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Islas de Fuego, known to locals as Raka’tuli, is comprised of four volcanic islands, two of which are still active (Kis’tuli and Nea’tuli) and two which have been dormant for centuries (the last recorded eruption on the main island, Ra’tuli, was in 1722, He’tuli has been dormant since the 9th century CE). The landscape of the islands varies. Nea’tuli and Kis’tuli, the two newest islands, are essentially mountains of lava, with little to no vegetation on Kis’tuli and a small farming community on Nea’tuli, whilst He’tuli and the main island of Ra’tuli boast rich fertile farmlands with glorious warm black sand beaches popular with tourists from Oceana and elsewhere.


HistoryEdit

Little is known about the origins of the inhabitants of Islas de Fuego, although ancestral stories have been calculated to have taken place several centuries before King Turbo the Conqueror first stepped foot in Oceana. Archaeological digs on the islands and carbon dating of some recovered artefacts suggest that there has been some human presence on the islands since at least the beginning of the 2nd Century CE.

For years Islas de Fuego were a colonial interest of Neustria, first colonized in 1564. The name we Oceanans use for the islands roots back to the same era, from the Neustrian “islands of fire”. Towards the end of the war with Neustria at the beginning of the 19th century, King Caseareo I took control of the islands, but was forced to sign a treaty with the King of Neustria which made Islas de Fuego an autonomous protectorate of Oceana for 200 years, in order to avoid a resurgence of military engagement. Under the treaty, the Kingdom of Oceana would provide security and some financial support to the islands, but would not be allowed to intervene in the governance of the islands. Forcibly revoking the treaty, though arguably less relevant in its 199th year than in the past two centuries, could potentially have some implications for Oceana’s relationship with Neustria, which could be looking to reclaim the islands when the treaty runs out this summer.

GeographyEdit

The islands are home to some exotic but endangered animals, such as the Pup’ja (Volcano Rabbit) and the Rak’na (Raka’tuli Fire Hawk).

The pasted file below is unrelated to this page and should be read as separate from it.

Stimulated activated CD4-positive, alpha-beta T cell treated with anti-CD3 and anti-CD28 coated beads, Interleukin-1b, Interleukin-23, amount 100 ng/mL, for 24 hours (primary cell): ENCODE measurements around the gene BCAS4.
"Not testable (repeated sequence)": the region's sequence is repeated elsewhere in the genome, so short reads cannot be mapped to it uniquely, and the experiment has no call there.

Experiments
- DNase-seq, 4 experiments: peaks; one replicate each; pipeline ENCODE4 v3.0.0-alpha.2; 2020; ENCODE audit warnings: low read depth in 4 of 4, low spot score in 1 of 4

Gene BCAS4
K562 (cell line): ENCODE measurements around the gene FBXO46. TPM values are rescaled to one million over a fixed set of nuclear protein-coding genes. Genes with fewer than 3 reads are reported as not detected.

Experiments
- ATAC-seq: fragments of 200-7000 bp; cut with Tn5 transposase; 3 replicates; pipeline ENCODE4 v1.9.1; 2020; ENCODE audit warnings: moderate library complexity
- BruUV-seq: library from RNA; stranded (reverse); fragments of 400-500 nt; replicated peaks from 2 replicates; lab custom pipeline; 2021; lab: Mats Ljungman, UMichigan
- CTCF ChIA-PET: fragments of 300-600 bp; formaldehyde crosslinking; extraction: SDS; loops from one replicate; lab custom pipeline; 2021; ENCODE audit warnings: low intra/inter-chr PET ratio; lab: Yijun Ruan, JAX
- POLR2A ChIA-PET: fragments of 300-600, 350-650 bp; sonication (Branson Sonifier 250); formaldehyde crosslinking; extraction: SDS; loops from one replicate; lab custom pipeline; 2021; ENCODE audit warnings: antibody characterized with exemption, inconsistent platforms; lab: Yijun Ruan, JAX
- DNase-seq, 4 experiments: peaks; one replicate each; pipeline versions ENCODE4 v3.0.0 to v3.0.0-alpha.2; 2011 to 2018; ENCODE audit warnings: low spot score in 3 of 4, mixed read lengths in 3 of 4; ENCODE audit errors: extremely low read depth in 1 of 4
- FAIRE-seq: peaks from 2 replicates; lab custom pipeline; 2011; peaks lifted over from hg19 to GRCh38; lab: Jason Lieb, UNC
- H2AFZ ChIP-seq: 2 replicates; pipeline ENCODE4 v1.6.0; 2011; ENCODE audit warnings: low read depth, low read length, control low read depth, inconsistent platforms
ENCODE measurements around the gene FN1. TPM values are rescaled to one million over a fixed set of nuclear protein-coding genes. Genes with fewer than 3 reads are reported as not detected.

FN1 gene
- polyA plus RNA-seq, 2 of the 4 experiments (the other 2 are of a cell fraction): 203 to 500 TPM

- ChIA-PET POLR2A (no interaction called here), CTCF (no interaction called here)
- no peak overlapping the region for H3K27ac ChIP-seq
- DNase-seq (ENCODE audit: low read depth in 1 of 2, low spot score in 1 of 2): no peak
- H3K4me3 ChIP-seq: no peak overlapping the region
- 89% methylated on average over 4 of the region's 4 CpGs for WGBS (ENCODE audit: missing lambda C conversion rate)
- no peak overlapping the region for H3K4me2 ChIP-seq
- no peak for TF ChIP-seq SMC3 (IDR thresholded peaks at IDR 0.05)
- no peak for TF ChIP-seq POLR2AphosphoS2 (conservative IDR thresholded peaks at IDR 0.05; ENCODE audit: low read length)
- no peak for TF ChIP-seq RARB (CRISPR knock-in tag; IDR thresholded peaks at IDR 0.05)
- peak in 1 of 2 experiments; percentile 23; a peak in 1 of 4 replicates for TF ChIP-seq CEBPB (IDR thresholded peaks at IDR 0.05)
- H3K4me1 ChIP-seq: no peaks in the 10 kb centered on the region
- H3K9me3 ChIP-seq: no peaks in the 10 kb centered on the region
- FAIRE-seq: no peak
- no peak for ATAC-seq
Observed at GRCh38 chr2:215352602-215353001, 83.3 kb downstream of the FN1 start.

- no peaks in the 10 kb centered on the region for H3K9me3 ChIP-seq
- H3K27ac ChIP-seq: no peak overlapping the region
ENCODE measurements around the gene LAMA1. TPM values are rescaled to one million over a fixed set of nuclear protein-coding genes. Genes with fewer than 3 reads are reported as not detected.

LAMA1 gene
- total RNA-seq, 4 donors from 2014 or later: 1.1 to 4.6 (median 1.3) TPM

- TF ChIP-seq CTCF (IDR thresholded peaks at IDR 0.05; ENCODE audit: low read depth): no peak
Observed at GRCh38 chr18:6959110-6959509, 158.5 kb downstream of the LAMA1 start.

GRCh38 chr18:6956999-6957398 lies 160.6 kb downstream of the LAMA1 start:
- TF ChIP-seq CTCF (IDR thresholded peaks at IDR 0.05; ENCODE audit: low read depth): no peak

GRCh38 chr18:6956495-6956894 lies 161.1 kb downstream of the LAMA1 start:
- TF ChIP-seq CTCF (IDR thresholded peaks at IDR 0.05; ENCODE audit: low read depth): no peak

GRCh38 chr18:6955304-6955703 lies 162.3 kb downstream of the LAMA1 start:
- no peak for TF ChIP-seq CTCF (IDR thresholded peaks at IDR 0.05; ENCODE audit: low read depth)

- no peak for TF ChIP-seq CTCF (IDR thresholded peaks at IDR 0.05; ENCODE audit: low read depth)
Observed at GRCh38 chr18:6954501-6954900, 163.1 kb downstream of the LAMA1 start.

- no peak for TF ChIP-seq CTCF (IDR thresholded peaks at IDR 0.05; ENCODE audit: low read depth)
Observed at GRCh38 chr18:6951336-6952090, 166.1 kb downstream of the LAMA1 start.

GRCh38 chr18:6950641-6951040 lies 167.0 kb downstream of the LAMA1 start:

DemographicsEdit

The most recent census data from 2005 reported a permanent population of just 956 people, of which only 93 do not claim the islands as their ancestral home. The main port, Tuli’maa, is located on the main island of Ra’tuli, and is home to 586 permanent residents. A ferry service runs once a day between Tuli’maa and Panurgia in Panopea. There are also some 500-800 seasonal workers in Islas de Fuego, to supply the tourism industry. The smaller islands contain much smaller villages, with Kis’tuli having a population of just 21.

Ra'tuliEdit

The capital city of Islas de Fuego, Tuli'maa, is located on Ra'tuli, the largest of the four islands.

He'tuliEdit

The tallest of the four islands.

Nea'tuliEdit

The newest of the four islands, geologically speaking.

Kis'tuliEdit

The smallest of the four islands.

PoliticsEdit

The islands are governed by a locally elected Council of Elders, a tradition of governance that has existed on the islands for some eight centuries. The current Council is comprised of 5 local leaders, one from each island (2 from the main island).

2012 ReferendumEdit

The 200-year treaty signed with Oceana in 1812, which made Islas de Fuego a protectorate of Oceana, is coming to a close on May 31, 2012. In preparation for this, the people of Oceana are undertaking a Referendum on April 10, 2012 to decide the fate of the islands. The options in the Referendum are:

  • Full Independence
  • Remain a Protectorate
  • Join the Republic of Oceana

The Parliament of Oceana and the President of the Republic have stated that Oceana will respect the self-determination and ultimate decision of the people of Islas de Fuego, and take the necessary steps to accommodate for the outcome of the Referendum.

The Islanders chose to remain a protectorate.

EconomyEdit

The main industries on the islands are farming, fishing and tourism, the latter of which is a recently new development. The islands see some 200-250,000 visitors each year, a number that has been growing steadily.

ReferencesEdit

The Oceana Beacon: Islas de Fuego – Oceana’s Closest Protectorate [Feb. 16, 2012]